What marks great cinema – and great novels, and great novel-to-film adaptations, and great art in general – is a fire in the belly. Adapting a so-called unfilmable novel requires much more than just carefully cherry-picking key plot and location points but demands an unhesitating willingness to roll around in the amorphous muck of abstraction that is so often a defining feature of books of this kind.
When looking through Liu’s lens, it’s not hard to start searching for the spectral absences that haunt this country. His work urges us to be diligent in seeing, in cautiously determining what and who deserve our ethical concern in the affronting yet normalised landscapes we occupy in an urbanising world.
As industrial organiser Jerome Small once said: ‘I’m not a robot and I’m not a donkey, so I should be able to stop working when I choose to’. Sadly, going out on strike is all but outlawed in Australia, thanks to some of the most restrictive laws surrounding workplace action in any OECD nation.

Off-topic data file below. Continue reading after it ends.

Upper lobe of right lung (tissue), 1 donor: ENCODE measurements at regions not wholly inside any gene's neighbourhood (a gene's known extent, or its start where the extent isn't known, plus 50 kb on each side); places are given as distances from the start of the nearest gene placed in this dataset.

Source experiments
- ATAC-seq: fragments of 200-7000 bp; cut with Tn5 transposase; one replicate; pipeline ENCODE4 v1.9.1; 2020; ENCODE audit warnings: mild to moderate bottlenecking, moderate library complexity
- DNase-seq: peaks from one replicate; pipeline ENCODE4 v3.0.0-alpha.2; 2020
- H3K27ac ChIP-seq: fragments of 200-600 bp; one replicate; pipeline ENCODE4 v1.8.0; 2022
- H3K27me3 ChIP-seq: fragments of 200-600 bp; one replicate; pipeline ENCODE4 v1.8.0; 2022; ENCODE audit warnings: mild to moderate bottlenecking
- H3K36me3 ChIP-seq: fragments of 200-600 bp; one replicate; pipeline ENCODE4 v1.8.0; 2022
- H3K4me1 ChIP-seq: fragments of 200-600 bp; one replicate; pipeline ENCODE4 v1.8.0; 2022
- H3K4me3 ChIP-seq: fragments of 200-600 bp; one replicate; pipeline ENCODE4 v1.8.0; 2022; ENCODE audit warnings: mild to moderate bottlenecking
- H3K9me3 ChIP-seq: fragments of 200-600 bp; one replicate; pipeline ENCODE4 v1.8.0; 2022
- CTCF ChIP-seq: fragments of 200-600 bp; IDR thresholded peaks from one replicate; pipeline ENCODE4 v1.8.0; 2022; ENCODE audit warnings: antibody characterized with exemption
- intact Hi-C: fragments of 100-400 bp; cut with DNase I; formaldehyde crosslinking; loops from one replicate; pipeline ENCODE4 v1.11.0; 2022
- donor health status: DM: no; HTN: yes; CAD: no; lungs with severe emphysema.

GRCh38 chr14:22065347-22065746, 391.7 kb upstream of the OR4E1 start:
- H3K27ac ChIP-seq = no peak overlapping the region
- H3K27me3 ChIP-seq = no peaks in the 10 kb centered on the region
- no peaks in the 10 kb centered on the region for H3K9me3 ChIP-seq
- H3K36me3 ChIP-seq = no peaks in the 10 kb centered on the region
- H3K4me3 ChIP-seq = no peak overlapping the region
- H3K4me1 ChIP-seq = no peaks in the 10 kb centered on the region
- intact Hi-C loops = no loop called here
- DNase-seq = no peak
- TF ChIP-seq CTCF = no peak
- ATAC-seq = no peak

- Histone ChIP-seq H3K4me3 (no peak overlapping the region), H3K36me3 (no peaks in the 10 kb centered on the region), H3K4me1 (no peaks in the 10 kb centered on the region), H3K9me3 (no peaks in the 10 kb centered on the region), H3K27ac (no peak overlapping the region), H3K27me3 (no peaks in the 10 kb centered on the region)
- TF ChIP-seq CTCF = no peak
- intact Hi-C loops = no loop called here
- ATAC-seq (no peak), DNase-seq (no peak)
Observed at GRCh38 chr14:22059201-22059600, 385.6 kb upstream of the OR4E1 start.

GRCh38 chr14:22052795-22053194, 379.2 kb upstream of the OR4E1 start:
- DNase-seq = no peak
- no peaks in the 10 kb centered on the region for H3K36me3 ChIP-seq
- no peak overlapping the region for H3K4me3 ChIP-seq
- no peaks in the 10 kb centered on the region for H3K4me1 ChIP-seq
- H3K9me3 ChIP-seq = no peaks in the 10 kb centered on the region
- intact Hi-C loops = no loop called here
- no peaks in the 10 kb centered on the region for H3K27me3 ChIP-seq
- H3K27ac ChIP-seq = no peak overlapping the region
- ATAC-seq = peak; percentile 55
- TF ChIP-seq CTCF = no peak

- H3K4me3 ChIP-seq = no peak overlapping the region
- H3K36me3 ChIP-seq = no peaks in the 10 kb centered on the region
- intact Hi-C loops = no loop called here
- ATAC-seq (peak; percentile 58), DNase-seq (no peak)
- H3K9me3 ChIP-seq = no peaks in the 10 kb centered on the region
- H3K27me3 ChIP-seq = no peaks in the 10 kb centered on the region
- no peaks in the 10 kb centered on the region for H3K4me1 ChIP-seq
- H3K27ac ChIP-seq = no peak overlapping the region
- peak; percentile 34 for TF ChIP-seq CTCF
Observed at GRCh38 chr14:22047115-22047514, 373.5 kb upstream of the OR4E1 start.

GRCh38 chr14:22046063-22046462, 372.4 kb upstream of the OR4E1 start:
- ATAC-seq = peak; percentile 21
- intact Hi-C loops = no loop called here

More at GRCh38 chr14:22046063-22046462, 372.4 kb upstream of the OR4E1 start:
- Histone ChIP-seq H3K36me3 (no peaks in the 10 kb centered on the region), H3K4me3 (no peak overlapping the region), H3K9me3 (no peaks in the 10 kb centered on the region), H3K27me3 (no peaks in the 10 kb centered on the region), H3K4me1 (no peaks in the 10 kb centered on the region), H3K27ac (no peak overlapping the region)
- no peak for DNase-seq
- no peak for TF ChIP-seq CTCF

Minimising the victimisation or abuse of women is hardly something new or groundbreaking – in society or on a comedy stage. If you genuinely want to be edgy and challenge the ‘PC brigade’, go on stage and eat your own shit in protest of society’s pressure to recycle.
We live in a time in which the gulf between the powerful and the powerless has widened immensely, both because of the ongoing transfer of wealth to the political class and because of the general collapse of the organisations of the Left.